|Publication number||US5684946 A|
|Application number||US 08/526,293|
|Publication date||Nov 4, 1997|
|Filing date||Sep 11, 1995|
|Priority date||Sep 11, 1995|
|Publication number||08526293, 526293, US 5684946 A, US 5684946A, US-A-5684946, US5684946 A, US5684946A|
|Inventors||James P. Ellis, Mike Kantrowitz, Will Sherwood|
|Original Assignee||Digital Equipment Corporation|
|Export Citation||BiBTeX, EndNote, RefMan|
|Patent Citations (9), Non-Patent Citations (12), Referenced by (26), Classifications (5), Legal Events (7)|
|External Links: USPTO, USPTO Assignment, Espacenet|
This invention relates generally to computer systems and more particularly to a method and apparatus for verifying the design of a digital system, for example, a central processing unit (CPU) or computer system.
As is known in the art, a computer system generally includes a CPU, a memory system, a cache system, and an I/O system, all of which are interconnected by various busses. The CPU, which may be constructed of a single or multiple chips, also generally includes an arithmetic logic unit, a program counter, a plurality of high speed memory locations known as registers, a means for reading and writing memory, and control logic for fetching instructions to and from memory.
Once a computer system or a component of the computer system has been designed, system designers may need to verify the operation of each component and/or the overall design. The verification is done to ensure that each component, each of which may include several chips, operates as designed and that each component interfaces properly with each of the other elements of the system.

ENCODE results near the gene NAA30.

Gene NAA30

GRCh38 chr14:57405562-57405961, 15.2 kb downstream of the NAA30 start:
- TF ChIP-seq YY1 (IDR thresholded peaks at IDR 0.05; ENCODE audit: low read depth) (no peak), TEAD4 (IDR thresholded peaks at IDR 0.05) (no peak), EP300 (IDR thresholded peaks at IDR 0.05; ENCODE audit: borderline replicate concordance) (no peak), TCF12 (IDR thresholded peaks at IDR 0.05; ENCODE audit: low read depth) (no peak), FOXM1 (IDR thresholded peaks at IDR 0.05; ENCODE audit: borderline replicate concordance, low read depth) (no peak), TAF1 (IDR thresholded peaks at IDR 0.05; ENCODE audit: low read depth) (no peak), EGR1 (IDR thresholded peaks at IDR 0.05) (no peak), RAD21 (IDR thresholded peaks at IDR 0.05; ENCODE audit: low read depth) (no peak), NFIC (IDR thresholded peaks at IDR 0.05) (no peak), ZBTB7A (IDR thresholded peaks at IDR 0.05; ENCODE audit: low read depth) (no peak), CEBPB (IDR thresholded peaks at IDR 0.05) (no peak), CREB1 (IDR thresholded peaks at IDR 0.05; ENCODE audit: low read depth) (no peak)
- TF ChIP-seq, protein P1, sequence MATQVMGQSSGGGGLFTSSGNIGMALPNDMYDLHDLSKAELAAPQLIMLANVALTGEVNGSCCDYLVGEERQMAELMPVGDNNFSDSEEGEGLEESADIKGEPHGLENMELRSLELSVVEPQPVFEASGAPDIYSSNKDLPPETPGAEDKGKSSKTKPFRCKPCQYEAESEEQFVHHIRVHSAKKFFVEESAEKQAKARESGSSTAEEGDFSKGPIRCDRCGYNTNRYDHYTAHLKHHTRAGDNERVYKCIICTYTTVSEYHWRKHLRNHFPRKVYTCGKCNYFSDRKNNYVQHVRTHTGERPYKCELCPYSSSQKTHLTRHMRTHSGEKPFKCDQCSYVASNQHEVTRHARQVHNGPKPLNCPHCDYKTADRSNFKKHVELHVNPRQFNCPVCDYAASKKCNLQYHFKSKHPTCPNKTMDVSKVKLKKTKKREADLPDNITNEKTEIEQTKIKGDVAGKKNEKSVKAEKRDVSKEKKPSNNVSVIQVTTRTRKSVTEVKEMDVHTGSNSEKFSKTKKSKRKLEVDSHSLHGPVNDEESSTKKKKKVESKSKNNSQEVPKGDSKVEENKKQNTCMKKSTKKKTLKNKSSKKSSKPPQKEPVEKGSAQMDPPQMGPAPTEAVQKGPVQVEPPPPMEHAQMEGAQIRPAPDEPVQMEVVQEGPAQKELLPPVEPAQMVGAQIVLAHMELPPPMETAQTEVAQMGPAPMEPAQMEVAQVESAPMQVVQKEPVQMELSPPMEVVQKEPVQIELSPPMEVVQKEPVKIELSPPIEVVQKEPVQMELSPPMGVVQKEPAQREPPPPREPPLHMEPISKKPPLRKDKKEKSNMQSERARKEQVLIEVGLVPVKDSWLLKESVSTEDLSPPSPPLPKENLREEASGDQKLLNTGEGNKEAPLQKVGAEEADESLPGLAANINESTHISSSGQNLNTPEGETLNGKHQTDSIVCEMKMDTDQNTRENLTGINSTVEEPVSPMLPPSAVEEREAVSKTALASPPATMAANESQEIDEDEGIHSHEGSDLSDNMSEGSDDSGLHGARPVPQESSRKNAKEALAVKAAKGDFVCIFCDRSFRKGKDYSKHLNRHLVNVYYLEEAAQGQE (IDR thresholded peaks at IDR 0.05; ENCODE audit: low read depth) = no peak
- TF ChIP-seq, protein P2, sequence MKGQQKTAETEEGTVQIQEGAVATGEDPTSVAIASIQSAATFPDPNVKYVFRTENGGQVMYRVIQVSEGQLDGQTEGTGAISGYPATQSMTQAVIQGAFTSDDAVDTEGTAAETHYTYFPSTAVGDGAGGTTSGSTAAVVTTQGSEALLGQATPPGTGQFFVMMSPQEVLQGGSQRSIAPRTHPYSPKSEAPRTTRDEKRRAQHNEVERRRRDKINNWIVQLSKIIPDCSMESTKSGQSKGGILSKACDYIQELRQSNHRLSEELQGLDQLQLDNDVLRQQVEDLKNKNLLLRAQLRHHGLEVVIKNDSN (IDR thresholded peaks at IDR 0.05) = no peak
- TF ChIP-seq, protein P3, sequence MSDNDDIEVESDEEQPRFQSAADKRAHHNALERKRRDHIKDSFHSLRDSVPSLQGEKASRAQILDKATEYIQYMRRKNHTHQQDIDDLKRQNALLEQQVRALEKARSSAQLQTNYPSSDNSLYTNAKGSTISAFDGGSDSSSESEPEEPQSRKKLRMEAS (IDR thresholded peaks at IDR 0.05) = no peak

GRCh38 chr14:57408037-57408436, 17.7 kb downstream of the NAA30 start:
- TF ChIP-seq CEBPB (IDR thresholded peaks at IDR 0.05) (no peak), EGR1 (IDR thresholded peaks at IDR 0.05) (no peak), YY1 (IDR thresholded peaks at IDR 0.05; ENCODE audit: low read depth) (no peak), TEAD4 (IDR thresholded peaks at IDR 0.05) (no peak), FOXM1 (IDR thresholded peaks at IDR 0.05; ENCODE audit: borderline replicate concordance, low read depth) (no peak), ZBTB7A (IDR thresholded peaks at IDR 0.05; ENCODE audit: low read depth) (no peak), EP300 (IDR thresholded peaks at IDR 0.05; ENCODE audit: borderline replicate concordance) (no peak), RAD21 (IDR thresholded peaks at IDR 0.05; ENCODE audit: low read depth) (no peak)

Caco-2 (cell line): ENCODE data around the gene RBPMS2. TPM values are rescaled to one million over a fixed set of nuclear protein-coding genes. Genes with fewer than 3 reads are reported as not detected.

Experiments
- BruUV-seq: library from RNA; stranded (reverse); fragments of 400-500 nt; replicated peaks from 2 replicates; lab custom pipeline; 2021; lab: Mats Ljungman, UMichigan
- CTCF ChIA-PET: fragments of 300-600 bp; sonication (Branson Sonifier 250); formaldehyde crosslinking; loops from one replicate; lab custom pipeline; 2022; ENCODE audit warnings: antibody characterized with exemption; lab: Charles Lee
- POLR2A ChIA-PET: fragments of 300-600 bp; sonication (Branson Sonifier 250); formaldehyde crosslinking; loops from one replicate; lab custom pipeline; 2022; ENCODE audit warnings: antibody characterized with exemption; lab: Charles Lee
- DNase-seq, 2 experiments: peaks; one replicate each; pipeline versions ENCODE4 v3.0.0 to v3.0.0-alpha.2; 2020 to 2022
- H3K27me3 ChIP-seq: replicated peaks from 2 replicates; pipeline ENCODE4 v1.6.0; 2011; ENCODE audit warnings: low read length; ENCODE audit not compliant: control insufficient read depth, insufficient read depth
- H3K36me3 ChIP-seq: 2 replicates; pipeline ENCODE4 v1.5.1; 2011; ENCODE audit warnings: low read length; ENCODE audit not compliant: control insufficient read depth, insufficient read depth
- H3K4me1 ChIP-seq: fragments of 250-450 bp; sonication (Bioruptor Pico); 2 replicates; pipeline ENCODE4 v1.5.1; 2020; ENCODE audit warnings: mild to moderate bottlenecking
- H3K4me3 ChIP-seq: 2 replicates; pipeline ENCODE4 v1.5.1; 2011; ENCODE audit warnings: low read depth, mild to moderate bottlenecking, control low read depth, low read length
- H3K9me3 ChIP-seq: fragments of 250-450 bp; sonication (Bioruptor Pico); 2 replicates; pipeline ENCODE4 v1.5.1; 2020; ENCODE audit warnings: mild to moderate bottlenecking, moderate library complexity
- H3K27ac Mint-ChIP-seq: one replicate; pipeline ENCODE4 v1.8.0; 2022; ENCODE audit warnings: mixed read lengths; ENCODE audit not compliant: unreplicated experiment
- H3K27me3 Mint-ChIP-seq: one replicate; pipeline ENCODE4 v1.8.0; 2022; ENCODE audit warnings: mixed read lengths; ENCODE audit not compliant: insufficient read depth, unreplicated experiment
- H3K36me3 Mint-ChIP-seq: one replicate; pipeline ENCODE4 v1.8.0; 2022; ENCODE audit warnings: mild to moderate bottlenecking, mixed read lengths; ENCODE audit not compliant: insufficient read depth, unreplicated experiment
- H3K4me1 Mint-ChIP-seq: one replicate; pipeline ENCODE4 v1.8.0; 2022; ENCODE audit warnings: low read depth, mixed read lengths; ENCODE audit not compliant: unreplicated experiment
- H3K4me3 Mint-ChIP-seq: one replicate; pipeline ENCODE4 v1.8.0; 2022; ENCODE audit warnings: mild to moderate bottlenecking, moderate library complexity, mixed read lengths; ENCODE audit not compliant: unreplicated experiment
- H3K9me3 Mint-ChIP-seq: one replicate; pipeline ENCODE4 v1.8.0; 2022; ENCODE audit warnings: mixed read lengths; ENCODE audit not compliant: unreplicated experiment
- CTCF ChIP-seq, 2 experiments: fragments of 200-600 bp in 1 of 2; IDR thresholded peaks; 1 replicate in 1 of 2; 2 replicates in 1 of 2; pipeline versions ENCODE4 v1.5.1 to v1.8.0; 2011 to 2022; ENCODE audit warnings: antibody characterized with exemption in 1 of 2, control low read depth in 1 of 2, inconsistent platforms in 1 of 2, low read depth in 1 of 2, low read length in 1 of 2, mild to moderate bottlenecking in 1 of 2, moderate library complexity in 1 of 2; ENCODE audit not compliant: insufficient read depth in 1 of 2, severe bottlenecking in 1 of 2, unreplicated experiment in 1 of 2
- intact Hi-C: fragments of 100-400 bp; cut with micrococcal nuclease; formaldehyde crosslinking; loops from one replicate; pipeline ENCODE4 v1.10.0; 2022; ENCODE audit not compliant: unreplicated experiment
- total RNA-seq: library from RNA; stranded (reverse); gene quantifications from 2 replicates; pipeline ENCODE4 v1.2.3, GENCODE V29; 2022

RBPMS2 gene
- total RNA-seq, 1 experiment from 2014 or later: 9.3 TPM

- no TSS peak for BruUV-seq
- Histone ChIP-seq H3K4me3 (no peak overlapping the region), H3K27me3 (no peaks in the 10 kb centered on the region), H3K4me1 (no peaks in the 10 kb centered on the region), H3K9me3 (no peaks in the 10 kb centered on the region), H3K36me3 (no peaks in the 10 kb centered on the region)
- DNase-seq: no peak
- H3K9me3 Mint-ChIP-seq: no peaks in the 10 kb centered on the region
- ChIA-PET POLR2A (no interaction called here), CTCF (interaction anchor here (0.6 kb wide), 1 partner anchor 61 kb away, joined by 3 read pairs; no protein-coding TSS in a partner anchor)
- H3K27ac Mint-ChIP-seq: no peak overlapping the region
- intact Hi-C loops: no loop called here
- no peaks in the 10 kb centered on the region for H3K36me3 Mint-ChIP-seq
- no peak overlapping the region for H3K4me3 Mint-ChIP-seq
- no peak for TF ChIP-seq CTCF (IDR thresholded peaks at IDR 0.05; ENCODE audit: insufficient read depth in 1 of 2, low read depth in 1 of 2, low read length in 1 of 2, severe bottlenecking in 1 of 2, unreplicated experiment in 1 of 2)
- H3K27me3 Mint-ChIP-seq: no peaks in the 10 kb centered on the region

In order to verify that each element of the newly designed system functions properly, system verification engineers will create a computer model of the components (e.g. the CPU chip or chip set) to be tested. In addition, models will be created for each of the subsystem elements in order to provide stimulus to the device under test. Each element in the system has a unique model which represents its operation in the form of its response to input and output stimulus. The models can be created using specialized programming languages developed solely for that purpose, or they can be created using general-purpose programming languages such as the C programming language. Since the CPU is the heart of many computer systems, the model of the CPU is typically the most complex and sophisticated. In order to properly verify the functionality of the CPU, various stimulus are applied to the model (device under test) and the model's response to that stimulus is recorded and analyzed.
In order to sufficiently test any of the system components, the respective models must be exercised as extensively as possible. Prior art methods of testing a design included the creation of so-called focused tests. Focused tests are tests written by system verification engineers who choose the type and nature of the stimulus to be applied to the device under test. The focused tests are typically constructed by hand, by a system verification engineer with little or no automation. The focused test program, written by the system verification engineer, would include those test stimulus which the engineer feels are appropriate for the component or system being tested. In addition to creating the test stimulus program, the engineer would also need to build in a method of checking the results of the applied stimulus to the device under test.
Several problems exist for the focused test method of verifying a design. The first drawback is that it is a very labor intensive and tedious process which may require weeks for an engineer to design a simple test. A second drawback is that since the program is created primarily by human thought processes, there is little or no randomness in the selection of test stimulus to be applied to the model. This problem is further exasperated by the fact that typically system verification engineers work closely with system design engineers and thus may share the same mind sets. This leads to the possibility of overlooking tests which may need to be performed to ferret out any bugs in the design. Although focused test methods are still used to create very specialized test cases, this method has been primarily replaced by automated processes.